Consequences of marijuana legalization

This is a RUSH transcript from "The O'Reilly Factor," March 12, 2013. This copy may not be in its final form and may be updated.

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O'REILLY: "FACTOR Follow Up Segment" tonight -- legalized pot. Colorado says it collected $2 million off pot sales in January, the first month of legalization out there. But I believe the amount of damage being done to Coloradoans in the form of addiction, driving problems, all these social ills will cost that state far more than it's taking in. Of course I could be wrong.

Joining us now from Washington, Patrick Kennedy former congressman from Rhode Island; and here in New York, Christopher Kennedy-Lawford, author of the book "What Addicts Know: 10 Lessons from Recovery to Benefit Everyone". Both men were substance abusers at one time.

So, Mr. Kennedy, I understand you're against the legalization of marijuana. Why?

PATRICK KENNEDY (D), FORMER CONGRESSMAN: Well, I have a mood disorder and I'm also in recovery because I'm also an addict. And with another drug being commercialized, one that actually has the for-profit motive of hooking new consumers. They are going to target teenagers. They are going to make their money off of people like myself who are addicts and I just don't think this is the kind of thing that makes our country stronger, families stronger and of course jeopardizes the public health at large.

O'REILLY: Ok. But the pro-pot people say it's not addictive, it's harmless, less harmful than alcohol and it's unfair to have alcohol legal and pot not. And you say.

KENNEDY: I say two wrongs don't make a right. And the marijuana today is in beverage form, it's in candy form, you can eat it. Now, I was an asthmatic so I didn't go down the route of marijuana. But if it were available to me today and I could have eaten it like they can out in Colorado it would have been a totally different game.

So this is a scary thing. People think that smoking a couple joins every other weekend. This is a whole new commercial industry. And that's what should frighten people is their profit motive will be to marketing this. We want demand reduction and yet this is going to be increasing the demand for addictive substance.


KENNEDY: That's my problem with it.

O'REILLY: Now Mr. Lawford, you are kind of a libertarian kind of guy, all right, but you are against the legalization of marijuana as well.

CHRISTOPHER KENNEDY LAWFORD, AUTHOR, "WHAT ADDICTS KNOW": Well, I'm primarily against it because of what it might do to our young people. The two most damaging drugs on the planet are both legal -- alcohol and nicotine. We don't need another legal drug. Legalization will increase prevalence. Our youth are at risk.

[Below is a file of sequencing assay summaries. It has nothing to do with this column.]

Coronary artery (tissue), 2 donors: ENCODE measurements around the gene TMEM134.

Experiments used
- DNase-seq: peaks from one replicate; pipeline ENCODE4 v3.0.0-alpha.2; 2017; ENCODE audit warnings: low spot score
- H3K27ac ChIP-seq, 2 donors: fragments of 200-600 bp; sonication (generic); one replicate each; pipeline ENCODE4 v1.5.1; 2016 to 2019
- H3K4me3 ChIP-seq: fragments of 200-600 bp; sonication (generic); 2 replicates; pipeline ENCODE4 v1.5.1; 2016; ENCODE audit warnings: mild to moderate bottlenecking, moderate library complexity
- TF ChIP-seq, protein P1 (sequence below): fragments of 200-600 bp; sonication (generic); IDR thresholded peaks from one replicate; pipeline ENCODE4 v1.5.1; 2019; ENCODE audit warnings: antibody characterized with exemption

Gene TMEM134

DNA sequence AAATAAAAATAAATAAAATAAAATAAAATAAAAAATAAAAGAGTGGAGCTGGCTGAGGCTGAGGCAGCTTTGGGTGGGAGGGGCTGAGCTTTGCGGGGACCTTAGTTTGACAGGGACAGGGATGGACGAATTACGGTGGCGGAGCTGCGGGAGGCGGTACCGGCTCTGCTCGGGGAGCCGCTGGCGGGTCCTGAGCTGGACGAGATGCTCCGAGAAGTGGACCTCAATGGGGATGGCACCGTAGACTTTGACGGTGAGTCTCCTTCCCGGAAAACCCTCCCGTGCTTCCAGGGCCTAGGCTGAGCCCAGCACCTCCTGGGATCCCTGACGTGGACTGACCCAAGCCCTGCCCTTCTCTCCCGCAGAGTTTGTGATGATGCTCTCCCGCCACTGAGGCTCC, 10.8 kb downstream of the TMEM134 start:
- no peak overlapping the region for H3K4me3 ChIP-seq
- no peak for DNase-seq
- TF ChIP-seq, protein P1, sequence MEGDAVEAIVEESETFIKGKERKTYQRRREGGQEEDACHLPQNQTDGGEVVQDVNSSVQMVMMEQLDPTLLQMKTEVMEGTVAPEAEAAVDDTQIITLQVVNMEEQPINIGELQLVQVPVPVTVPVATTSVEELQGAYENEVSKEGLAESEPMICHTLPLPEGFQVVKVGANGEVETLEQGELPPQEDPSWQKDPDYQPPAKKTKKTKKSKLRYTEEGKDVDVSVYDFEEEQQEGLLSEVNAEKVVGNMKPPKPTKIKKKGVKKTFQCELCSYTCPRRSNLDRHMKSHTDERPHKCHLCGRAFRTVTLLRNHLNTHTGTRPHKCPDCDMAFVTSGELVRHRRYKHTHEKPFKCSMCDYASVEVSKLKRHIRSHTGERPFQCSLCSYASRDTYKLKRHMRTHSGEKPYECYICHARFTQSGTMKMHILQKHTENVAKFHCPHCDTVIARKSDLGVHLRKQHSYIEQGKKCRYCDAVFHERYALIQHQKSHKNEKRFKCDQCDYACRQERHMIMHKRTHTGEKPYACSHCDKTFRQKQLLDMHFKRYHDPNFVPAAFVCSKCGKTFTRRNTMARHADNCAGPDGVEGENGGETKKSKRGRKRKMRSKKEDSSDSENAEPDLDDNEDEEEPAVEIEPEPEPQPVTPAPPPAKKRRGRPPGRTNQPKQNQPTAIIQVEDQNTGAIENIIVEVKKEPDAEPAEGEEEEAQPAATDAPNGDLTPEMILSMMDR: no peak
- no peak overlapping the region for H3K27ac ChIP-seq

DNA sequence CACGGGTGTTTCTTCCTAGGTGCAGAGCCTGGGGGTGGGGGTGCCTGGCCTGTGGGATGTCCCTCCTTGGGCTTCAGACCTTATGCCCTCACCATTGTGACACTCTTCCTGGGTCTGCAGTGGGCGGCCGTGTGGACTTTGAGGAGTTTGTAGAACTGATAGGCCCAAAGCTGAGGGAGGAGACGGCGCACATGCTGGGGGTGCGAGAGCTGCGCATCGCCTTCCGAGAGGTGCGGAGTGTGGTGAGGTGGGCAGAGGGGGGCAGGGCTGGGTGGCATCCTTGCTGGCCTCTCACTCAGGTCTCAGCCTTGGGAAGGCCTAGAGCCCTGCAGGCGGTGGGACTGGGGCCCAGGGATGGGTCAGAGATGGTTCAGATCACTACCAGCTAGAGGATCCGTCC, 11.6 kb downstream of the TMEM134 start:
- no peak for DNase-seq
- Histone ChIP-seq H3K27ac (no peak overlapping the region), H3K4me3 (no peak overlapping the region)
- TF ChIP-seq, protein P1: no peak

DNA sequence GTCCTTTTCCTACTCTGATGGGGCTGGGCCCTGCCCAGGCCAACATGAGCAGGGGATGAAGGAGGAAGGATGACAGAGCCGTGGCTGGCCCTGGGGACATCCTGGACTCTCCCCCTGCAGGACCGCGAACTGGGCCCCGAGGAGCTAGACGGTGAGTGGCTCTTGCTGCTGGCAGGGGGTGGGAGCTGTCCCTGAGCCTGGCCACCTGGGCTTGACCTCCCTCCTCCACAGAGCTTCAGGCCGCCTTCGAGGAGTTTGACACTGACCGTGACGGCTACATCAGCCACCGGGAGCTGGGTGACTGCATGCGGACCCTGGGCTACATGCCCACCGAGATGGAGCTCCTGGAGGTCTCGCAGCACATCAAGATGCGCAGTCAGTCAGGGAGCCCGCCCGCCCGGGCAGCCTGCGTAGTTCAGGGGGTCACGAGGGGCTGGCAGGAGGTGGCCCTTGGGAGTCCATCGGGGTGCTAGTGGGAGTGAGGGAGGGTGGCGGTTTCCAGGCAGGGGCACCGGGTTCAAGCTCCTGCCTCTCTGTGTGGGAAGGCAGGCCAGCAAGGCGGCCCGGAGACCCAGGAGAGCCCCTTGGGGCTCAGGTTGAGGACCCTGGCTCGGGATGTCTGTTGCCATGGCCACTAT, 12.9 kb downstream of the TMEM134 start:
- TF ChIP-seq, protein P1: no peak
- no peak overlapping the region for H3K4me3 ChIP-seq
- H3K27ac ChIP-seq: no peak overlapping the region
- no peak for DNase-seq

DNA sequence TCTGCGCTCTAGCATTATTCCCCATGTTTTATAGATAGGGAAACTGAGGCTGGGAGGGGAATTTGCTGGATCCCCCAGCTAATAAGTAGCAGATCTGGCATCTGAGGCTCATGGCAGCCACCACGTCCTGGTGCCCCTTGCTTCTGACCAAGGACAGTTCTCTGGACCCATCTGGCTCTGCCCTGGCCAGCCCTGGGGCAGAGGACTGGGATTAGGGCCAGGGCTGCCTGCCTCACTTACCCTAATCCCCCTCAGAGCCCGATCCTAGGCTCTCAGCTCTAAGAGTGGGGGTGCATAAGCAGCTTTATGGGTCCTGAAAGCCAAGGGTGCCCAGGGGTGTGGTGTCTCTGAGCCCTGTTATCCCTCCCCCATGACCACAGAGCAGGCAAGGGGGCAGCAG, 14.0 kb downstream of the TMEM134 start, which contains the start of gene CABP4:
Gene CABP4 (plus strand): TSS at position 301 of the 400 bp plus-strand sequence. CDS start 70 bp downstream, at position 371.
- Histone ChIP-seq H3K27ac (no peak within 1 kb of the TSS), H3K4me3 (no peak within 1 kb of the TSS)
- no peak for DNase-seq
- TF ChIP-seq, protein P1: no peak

We have studies that demonstrate not only the addictive capabilities of marijuana but the difficulty in treating people who are addicted to marijuana. One in six young people smoke it chronically. Chronic use of marijuana obliterates ambition and leads to potential psychosis, all sorts of mood disorders. It's not a good drug. It's not a matter of policy to legalize.

O'REILLY: Ok. Now, both of you guys are Democrats and fairly liberal -- I mean I don't know your politics as precisely as I should, perhaps. But, the liberal wing, Mr. Lawford, they are the ones that are driving the legalization -- all right.

So you see in Colorado, for example, it breaks down and there are libertarians -- you know, not all -- there are libertarians who say it's ok. Why does the left so fervently want this substance? Is it Woodstock? Does it go back there?

LAWFORD: No. Medical marijuana was the initial way.

O'REILLY: That's the --


LAWFORD: I know I understand. George Soros pushed this thing primarily because of the inner city. That and it's true young African-American males are getting targeted by police departments in the inner city in terms of arrests to show cops how to do drug busts, basically. That's -- legalization is not the answer to that issue.

Bill All right. So that's why you think that the -- do you concur, Mr. Kennedy? Do you think it was a racial, social issue that drove the left to want it?

KENNEDY: Yes. I think it's driven by the racial. Keep in mind, African- Americans, minorities, are discriminated against throughout the justice system. So just by legalizing this, you are not going to get rid of the discrimination in the application of laws in this country. We should address that and make it a separate issue. Not conflate addressing incarceration with the decriminalization and legalization.

O'REILLY: Ok. But I will point out to both of you and you both made very good points tonight but I have to run that the neighborhoods that have been most impacted by drug addiction in this country have been black neighborhoods. All right?

LAWFORD: That we know of. We don't --

O'REILLY: Well, they have been. That crack epidemics when all of those mandatories were put in, that wiped out a generation and that's why it was there. I don't think --

KENNEDY: That's correct. And Bill --

O'REILLY: Go ahead.

KENNEDY: There are eight times as many liquor stores in minority neighborhoods than there are in white neighborhoods.

O'REILLY: You got it.

KENNEY: And the same thing is going to happen with legalized marijuana. It's going to target the most vulnerable in our country.

O'REILLY: Excellent point. I can't thank you guys enough for coming.

KENNEDY: Thanks Bill.

O'REILLY: And you guys -- excellent points.

LAWFORD: Thanks, Bill.

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